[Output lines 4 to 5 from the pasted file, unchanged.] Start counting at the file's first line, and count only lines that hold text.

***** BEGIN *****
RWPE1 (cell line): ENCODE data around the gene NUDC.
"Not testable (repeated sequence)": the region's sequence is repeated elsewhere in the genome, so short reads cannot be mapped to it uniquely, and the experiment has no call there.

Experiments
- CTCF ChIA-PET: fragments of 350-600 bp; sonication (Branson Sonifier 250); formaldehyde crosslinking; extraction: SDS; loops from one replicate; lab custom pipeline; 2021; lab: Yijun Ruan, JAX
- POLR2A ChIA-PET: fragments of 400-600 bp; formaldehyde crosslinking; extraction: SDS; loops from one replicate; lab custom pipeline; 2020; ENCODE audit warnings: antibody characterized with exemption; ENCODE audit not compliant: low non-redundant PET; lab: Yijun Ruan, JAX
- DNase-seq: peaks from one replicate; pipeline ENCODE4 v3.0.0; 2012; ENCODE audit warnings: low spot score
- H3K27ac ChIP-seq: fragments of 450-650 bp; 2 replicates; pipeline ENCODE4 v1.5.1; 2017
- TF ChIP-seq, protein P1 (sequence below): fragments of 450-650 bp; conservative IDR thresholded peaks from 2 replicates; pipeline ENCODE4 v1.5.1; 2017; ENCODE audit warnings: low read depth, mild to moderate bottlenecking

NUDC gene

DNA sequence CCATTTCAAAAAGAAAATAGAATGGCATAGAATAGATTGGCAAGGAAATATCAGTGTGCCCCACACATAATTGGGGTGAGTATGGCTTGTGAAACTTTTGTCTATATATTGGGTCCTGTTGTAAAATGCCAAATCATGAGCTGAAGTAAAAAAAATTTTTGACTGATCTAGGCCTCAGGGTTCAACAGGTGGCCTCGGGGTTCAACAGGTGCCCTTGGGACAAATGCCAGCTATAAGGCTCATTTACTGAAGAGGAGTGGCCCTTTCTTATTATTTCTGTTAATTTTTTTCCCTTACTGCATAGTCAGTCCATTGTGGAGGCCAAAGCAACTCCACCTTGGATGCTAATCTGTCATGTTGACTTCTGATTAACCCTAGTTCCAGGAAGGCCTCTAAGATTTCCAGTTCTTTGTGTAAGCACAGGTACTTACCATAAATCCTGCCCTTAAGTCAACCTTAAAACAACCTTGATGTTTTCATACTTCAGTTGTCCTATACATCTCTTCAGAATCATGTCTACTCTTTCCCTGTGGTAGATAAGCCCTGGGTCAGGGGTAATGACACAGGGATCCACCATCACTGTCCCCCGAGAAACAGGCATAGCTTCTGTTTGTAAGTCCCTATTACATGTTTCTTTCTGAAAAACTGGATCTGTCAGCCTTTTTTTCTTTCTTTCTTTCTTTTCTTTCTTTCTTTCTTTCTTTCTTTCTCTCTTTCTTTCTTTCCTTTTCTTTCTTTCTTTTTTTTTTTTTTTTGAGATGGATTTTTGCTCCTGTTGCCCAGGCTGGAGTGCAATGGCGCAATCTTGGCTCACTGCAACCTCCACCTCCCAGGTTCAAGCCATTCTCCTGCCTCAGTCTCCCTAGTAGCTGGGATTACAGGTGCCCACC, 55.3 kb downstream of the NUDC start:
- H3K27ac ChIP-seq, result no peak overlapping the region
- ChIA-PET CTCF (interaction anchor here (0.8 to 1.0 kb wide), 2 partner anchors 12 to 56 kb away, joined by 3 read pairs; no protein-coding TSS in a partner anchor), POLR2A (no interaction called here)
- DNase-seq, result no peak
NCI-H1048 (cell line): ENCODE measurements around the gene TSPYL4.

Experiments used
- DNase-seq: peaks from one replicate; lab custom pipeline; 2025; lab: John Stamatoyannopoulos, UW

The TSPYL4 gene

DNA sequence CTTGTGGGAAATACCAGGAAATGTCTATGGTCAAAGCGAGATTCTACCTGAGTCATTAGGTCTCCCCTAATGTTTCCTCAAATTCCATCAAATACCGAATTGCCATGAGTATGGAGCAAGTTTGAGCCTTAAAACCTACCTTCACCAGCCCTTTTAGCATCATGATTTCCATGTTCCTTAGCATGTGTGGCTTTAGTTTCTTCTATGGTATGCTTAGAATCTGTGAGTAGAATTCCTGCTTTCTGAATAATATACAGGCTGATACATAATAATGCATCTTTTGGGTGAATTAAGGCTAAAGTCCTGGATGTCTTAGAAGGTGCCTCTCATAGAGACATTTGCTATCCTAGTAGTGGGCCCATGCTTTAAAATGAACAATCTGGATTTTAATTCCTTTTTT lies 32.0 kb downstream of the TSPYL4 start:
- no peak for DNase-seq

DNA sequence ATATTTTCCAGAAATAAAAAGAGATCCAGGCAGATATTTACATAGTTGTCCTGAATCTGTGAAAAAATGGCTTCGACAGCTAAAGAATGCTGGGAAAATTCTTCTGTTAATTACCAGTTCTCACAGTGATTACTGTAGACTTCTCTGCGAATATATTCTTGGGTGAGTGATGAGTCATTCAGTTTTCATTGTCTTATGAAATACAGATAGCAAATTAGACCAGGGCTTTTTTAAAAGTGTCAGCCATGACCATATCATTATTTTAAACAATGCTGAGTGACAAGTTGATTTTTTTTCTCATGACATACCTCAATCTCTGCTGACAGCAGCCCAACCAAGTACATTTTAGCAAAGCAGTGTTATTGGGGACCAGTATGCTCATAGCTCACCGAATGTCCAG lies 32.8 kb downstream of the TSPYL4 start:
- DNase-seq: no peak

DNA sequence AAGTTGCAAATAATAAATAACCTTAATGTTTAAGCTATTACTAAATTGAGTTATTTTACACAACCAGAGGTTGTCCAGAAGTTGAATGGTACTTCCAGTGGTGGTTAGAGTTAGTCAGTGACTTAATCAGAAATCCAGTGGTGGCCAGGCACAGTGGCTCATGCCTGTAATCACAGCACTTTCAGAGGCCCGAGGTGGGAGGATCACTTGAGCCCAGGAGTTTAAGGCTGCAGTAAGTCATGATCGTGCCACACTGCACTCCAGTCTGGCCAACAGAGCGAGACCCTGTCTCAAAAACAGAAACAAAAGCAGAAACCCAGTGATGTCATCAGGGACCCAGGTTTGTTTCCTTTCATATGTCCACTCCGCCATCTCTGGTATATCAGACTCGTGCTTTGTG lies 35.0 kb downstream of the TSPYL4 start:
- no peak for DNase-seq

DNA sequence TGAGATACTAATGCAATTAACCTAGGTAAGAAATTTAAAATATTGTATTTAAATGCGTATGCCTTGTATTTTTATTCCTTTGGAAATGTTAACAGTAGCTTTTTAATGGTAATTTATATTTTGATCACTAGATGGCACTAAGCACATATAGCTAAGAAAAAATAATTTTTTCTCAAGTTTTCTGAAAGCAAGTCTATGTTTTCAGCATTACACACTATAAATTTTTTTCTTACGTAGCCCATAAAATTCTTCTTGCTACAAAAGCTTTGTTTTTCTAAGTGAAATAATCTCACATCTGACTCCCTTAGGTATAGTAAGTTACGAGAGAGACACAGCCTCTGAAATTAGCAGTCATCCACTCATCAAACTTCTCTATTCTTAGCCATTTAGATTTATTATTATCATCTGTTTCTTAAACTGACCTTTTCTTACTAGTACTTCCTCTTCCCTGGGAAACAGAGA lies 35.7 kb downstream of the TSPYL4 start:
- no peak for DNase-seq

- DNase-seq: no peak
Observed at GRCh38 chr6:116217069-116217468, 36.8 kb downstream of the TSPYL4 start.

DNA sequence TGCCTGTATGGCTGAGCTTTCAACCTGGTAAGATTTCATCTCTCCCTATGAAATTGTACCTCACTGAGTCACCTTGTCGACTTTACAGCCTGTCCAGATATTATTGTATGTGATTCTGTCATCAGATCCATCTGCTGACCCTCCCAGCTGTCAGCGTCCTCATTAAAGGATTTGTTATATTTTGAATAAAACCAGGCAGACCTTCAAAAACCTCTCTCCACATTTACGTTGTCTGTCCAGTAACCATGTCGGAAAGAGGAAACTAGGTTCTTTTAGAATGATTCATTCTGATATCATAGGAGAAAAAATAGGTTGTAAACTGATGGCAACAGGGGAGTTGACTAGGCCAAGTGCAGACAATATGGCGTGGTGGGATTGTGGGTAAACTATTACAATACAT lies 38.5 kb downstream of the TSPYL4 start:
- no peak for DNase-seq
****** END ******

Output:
- CTCF ChIA-PET: fragments of 350-600 bp; sonication (Branson Sonifier 250); formaldehyde crosslinking; extraction: SDS; loops from one replicate; lab custom pipeline; 2021; lab: Yijun Ruan, JAX
- POLR2A ChIA-PET: fragments of 400-600 bp; formaldehyde crosslinking; extraction: SDS; loops from one replicate; lab custom pipeline; 2020; ENCODE audit warnings: antibody characterized with exemption; ENCODE audit not compliant: low non-redundant PET; lab: Yijun Ruan, JAX